Location

Hilton Waikoloa Village, Hawaii

Event Website

http://www.hicss.hawaii.edu

Start Date

1-4-2017

End Date

1-7-2017

Description

Both widespread adoption and meaningful assimilation are needed to achieve the full benefits of EHRs. In the U.S. the HITECH Act and its Meaningful Use (MU) program have stimulated EHR adoption to historically high levels. Questions remain about program efficacy and possible unintended consequences. In this paper, we report our analysis of Meaningful Use attestation data for the period 2011-2014 in the State of Hawai’i. Findings indicate that the MU program primarily stimulated deeper assimilation of EHRs among existing adopters in 2011, mostly in large practice groups. In subsequent years, EHR adoption and assimilation, evidenced by MU attestation, increased then peaked among small, independent practices. In the final study year, attestation rates dropped for small practices, although only one third of eligible providers have attested, while attestation among larger practices remained steady as this group shifted to the next MU stage. Findings suggest small practices, particularly primary care and rural practices, continue to face high barriers to meaningful EHR adoption and assimilation. Findings suggest better targeted policies and incentives may be needed to keep this promising program on track. \

Share

COinS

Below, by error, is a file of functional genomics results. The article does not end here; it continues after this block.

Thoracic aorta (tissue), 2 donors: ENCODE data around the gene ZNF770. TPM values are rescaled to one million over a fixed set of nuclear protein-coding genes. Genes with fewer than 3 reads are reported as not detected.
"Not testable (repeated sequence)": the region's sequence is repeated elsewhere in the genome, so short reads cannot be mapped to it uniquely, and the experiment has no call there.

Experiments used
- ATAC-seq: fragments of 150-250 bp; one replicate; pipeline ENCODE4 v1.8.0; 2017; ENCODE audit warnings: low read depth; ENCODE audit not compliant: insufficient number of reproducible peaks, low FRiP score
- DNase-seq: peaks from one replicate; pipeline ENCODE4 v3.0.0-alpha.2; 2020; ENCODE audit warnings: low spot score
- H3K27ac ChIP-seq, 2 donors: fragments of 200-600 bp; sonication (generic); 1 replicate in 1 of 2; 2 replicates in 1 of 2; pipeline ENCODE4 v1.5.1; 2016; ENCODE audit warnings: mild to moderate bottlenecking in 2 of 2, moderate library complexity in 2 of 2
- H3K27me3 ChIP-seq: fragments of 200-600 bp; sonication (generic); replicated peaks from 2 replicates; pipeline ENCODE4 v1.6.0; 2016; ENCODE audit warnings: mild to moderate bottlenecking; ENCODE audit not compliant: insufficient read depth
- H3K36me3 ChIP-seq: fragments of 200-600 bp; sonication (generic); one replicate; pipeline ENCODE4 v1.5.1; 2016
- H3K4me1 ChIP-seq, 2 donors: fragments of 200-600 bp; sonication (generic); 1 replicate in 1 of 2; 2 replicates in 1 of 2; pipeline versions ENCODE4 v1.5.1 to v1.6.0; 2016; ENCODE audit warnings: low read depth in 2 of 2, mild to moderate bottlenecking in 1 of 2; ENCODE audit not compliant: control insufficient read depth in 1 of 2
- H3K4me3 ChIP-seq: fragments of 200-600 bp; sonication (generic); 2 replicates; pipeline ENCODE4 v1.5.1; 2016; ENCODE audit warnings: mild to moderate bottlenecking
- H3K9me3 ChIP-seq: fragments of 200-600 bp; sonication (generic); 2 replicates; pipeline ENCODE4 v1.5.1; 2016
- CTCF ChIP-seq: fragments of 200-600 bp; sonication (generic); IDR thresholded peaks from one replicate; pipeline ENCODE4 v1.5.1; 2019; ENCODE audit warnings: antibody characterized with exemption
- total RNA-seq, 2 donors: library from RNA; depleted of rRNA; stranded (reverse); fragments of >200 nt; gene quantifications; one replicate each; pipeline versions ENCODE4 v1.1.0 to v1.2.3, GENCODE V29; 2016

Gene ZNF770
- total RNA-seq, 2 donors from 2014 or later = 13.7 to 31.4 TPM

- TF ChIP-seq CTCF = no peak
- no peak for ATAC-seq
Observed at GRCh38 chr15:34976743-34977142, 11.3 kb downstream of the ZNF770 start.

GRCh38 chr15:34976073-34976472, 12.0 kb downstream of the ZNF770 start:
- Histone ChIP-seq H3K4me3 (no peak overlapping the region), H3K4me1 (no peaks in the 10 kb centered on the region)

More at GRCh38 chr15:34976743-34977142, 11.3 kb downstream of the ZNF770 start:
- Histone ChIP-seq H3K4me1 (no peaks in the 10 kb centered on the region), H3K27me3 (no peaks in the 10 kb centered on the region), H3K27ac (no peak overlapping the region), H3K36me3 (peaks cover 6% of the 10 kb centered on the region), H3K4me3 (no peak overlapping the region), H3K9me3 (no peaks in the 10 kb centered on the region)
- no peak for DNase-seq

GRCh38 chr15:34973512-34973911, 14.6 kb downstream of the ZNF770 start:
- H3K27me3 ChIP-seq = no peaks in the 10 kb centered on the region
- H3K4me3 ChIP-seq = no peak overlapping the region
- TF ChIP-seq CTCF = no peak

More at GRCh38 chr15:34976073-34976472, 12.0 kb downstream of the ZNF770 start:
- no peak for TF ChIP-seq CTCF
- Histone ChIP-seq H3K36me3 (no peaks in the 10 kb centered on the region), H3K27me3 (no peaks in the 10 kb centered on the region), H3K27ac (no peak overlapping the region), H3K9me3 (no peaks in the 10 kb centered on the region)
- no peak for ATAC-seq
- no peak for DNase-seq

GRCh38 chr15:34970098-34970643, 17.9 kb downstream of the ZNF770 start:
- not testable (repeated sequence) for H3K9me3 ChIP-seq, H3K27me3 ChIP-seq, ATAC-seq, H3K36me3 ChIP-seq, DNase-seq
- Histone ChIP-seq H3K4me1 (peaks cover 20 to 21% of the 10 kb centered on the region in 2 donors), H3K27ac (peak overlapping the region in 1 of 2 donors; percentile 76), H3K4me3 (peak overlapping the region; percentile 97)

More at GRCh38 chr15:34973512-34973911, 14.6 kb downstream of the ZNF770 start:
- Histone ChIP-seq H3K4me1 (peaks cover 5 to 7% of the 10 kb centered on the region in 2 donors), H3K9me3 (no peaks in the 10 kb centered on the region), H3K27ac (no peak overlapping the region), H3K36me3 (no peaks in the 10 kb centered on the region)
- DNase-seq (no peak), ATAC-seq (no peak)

Jan 4th, 12:00 AM Jan 7th, 12:00 AM

Sorting out EHR adoption and assimilation in the Meaningful Use incentive program in Hawaii

Hilton Waikoloa Village, Hawaii

Both widespread adoption and meaningful assimilation are needed to achieve the full benefits of EHRs. In the U.S. the HITECH Act and its Meaningful Use (MU) program have stimulated EHR adoption to historically high levels. Questions remain about program efficacy and possible unintended consequences. In this paper, we report our analysis of Meaningful Use attestation data for the period 2011-2014 in the State of Hawai’i. Findings indicate that the MU program primarily stimulated deeper assimilation of EHRs among existing adopters in 2011, mostly in large practice groups. In subsequent years, EHR adoption and assimilation, evidenced by MU attestation, increased then peaked among small, independent practices. In the final study year, attestation rates dropped for small practices, although only one third of eligible providers have attested, while attestation among larger practices remained steady as this group shifted to the next MU stage. Findings suggest small practices, particularly primary care and rural practices, continue to face high barriers to meaningful EHR adoption and assimilation. Findings suggest better targeted policies and incentives may be needed to keep this promising program on track. \

http://aisel.aisnet.org/hicss-50/hc/it_adoption_in_healthcare/10